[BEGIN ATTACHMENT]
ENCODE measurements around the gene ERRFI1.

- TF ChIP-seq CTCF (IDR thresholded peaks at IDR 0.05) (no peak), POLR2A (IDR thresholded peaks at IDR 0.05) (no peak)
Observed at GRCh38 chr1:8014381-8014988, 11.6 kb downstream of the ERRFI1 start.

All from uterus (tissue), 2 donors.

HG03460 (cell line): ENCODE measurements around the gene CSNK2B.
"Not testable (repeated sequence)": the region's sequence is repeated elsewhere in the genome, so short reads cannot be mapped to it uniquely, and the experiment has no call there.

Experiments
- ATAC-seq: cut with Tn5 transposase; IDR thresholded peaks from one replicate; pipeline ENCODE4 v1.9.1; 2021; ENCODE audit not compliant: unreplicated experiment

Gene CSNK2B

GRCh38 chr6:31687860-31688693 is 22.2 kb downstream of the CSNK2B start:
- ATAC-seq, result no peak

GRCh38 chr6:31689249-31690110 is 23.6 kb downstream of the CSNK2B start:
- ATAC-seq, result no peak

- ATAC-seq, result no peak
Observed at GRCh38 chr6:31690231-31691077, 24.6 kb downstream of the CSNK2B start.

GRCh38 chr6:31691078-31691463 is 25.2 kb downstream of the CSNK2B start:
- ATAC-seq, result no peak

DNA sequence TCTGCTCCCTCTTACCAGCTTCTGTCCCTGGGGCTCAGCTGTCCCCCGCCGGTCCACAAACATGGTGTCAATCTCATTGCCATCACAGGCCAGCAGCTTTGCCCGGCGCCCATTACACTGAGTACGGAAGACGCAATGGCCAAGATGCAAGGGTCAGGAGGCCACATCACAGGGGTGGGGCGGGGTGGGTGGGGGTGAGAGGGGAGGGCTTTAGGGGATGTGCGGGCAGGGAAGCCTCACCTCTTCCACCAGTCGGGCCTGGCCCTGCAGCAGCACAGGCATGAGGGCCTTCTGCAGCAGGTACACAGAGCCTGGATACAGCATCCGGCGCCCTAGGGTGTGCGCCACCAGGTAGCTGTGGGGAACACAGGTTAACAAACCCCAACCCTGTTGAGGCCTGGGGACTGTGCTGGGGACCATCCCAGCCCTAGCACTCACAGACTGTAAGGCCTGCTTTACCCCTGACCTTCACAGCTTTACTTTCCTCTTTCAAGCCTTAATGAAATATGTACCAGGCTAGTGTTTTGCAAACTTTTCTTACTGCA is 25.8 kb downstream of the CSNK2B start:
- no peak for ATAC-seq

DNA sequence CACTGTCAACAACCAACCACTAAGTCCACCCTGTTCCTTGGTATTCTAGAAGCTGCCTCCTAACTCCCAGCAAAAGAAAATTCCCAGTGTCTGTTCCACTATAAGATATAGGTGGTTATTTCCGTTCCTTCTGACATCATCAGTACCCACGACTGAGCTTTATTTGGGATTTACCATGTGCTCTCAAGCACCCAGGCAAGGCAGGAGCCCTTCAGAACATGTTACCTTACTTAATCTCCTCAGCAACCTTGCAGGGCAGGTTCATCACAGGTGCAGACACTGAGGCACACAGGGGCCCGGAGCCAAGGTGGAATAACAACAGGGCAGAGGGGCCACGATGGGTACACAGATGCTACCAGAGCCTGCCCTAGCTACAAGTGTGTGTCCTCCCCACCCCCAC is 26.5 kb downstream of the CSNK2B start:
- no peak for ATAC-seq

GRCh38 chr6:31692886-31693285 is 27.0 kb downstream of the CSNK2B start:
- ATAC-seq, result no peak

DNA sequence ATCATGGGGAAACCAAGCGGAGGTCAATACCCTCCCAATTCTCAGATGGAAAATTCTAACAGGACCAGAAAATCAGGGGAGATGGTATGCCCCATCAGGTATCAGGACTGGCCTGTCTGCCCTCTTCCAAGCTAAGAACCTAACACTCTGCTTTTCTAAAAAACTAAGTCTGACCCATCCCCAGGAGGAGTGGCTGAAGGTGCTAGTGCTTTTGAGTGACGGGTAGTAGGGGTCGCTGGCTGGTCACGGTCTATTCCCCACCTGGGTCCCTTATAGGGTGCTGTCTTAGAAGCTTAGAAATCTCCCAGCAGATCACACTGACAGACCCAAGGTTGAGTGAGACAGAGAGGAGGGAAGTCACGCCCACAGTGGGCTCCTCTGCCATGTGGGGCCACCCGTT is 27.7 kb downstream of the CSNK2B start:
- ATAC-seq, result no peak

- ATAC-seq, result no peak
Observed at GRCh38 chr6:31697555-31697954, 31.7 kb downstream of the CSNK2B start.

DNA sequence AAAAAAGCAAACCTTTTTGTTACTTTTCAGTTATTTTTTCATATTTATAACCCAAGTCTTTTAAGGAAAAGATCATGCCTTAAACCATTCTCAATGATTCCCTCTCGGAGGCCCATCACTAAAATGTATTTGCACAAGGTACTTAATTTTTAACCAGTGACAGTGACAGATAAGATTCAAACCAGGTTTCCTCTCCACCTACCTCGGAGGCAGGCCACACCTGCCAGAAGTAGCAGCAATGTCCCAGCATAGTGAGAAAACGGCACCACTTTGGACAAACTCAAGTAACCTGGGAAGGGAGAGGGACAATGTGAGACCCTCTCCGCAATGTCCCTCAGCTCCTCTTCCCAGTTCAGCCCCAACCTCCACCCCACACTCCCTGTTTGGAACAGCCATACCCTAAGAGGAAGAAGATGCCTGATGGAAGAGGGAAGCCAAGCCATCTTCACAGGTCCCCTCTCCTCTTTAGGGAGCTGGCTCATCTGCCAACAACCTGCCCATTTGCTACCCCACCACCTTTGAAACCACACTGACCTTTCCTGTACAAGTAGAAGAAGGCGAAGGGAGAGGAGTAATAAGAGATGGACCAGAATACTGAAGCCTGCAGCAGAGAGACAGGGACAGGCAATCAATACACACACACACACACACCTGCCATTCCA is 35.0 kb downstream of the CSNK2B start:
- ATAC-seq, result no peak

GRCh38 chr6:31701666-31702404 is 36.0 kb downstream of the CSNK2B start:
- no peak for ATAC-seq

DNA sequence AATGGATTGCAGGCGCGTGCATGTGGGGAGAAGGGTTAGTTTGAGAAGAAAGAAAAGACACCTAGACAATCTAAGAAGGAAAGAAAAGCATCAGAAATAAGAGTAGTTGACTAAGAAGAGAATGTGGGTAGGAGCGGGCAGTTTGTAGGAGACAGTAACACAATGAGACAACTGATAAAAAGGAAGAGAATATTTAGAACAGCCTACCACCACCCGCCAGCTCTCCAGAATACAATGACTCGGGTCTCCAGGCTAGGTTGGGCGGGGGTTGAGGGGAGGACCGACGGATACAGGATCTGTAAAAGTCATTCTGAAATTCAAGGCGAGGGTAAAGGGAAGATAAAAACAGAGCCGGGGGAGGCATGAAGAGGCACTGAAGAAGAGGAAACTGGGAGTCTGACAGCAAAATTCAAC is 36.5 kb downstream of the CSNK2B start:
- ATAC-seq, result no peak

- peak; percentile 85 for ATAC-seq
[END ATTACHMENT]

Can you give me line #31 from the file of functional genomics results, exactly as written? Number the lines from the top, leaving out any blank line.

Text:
- no peak for ATAC-seq